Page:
Whether it’s H.R. 1406, the Fairness to Pet Owners Act, or the selling of pet medications both online and at other brick-and-mortar retailers, veterinarians are being challenged with the issues surrounding veterinary medications and their availability.
The AVMA has been working with members of Congress and the Federal Trade Commission (FTC) in order to best represent the interests of both the veterinary profession and pet owners when it comes to veterinary medications. Now, it’s your turn to weigh-in.
The FTC will host a one-day public workshop on Oct. 2, 2012, in Washington, D.C., that will examine the many issues related to pet medications and the pet medications industry. The AVMA will participate in the meeting, and we urge as many of our members who can attend to do the same. The workshop is free, and no preregistration is required.
As part of the fact-finding process, the FTC is also inviting public comment on the issue, and we urge you to take advantage of this opportunity to let your feelings be known. The Federal Register Notice regarding the upcoming workshop includes the listing of several questions that the FTC would like veterinarians to address. Some of these questions pertain directly to the practice of veterinary medicine, such as:
• What evidence exists to support a need for federal legislation requiring veterinarians to provide written prescriptions to their clients?
• Is there a need for federal legislation requiring veterinarians to notify clients that they have the right to fill their prescriptions at the pharmacy of their choice?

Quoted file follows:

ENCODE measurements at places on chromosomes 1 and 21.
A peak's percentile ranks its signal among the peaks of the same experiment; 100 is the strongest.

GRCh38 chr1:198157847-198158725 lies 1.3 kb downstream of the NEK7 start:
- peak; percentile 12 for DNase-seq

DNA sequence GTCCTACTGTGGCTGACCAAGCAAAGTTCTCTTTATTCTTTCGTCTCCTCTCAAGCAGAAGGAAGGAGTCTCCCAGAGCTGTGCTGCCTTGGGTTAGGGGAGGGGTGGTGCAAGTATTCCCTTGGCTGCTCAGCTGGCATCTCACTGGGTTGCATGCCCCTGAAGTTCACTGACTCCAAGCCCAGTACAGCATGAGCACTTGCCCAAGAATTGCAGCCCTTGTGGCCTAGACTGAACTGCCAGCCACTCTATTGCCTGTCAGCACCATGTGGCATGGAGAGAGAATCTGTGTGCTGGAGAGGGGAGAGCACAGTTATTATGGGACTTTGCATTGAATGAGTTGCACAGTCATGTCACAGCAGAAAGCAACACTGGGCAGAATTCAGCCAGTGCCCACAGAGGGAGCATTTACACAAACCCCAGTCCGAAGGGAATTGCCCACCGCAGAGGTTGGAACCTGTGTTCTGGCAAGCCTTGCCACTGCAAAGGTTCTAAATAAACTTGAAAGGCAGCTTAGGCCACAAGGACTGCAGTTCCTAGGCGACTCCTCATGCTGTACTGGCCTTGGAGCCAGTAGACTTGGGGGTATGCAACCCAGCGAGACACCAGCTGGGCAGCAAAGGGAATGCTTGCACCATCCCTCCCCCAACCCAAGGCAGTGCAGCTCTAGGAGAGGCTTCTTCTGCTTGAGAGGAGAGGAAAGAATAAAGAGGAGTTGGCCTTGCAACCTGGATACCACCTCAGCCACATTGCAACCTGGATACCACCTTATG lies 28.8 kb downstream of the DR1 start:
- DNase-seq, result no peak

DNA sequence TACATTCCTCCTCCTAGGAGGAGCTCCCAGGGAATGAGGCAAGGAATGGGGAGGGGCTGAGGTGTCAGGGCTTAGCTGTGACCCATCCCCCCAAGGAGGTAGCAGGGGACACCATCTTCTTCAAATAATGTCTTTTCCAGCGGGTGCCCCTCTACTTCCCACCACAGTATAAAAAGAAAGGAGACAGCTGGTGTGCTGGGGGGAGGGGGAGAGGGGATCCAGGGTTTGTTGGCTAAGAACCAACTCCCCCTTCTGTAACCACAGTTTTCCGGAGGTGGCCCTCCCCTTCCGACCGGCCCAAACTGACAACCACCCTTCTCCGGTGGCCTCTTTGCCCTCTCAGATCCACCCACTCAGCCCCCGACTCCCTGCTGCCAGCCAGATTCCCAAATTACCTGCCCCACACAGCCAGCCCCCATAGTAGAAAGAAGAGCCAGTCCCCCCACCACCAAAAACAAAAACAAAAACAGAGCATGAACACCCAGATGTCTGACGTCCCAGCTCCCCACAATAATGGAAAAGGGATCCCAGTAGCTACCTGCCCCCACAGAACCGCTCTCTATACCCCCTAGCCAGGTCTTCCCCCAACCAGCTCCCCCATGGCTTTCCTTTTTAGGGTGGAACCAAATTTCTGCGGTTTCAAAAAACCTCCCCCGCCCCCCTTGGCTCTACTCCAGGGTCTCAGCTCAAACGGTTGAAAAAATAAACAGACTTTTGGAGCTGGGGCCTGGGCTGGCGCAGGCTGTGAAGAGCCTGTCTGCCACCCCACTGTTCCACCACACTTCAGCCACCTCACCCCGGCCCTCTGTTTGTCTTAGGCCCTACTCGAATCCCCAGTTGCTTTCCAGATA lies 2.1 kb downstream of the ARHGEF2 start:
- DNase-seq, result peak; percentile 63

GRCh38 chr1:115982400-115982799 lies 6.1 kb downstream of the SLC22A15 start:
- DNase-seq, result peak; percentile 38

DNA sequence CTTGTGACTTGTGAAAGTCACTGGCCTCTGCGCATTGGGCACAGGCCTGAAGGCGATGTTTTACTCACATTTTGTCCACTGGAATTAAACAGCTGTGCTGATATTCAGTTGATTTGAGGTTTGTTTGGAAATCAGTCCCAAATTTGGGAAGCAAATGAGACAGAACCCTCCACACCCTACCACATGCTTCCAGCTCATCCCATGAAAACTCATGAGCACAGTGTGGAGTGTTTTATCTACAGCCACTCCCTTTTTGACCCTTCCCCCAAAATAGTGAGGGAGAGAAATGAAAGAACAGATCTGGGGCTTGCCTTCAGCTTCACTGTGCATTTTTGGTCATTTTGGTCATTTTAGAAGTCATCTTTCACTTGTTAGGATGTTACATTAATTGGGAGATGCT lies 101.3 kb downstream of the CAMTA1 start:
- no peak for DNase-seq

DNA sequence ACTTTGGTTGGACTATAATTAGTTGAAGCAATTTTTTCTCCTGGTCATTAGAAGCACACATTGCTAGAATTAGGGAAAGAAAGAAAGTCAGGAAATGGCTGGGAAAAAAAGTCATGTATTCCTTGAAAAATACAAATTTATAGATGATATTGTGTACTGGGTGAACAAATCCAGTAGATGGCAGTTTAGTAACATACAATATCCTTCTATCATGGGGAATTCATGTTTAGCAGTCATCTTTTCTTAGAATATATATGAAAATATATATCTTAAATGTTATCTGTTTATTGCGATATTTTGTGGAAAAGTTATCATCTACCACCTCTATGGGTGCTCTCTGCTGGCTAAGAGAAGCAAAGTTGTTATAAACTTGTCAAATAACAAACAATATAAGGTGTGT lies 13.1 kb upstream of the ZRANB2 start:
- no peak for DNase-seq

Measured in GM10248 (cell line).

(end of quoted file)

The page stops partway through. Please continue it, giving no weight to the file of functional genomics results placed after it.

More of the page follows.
• How might the passage of H.R. 1406 affect price, consumer choice and other forms of competition in the pet medications market?
• Is it appropriate to deny veterinarians the ability to charge a fee or require a waiver of liability for providing a written prescription to clients?
• What risks or inefficiencies may be posed by prescription portability for pet medications?
• What compliance costs would veterinarians face if H.R. 1406 were enacted?
To see the full list of questions to which the FTC is seeking comments, visit the FTC’s website or see the Federal Register Notice. Comments, submitted electronically or through the mail, are due by Sept. 14, 2012.
Many of our members continue to express their concerns to us about how their practice – and their clients – might be affected if H.R. 1406 is passed and signed into law. The AVMA continues to actively oppose H.R. 1406. However, we also need you to share your comments with the FTC. Only if decision-makers are well-educated can we hope that the decisions made are in the best interests of all involved.